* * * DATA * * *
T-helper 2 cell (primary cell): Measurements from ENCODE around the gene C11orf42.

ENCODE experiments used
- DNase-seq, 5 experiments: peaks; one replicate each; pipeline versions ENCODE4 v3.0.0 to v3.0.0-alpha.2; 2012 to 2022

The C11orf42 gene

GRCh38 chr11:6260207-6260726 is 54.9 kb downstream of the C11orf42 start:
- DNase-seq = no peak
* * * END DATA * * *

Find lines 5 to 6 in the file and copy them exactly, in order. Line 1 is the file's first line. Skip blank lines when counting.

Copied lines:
GRCh38 chr11:6260207-6260726 is 54.9 kb downstream of the C11orf42 start:
- DNase-seq = no peak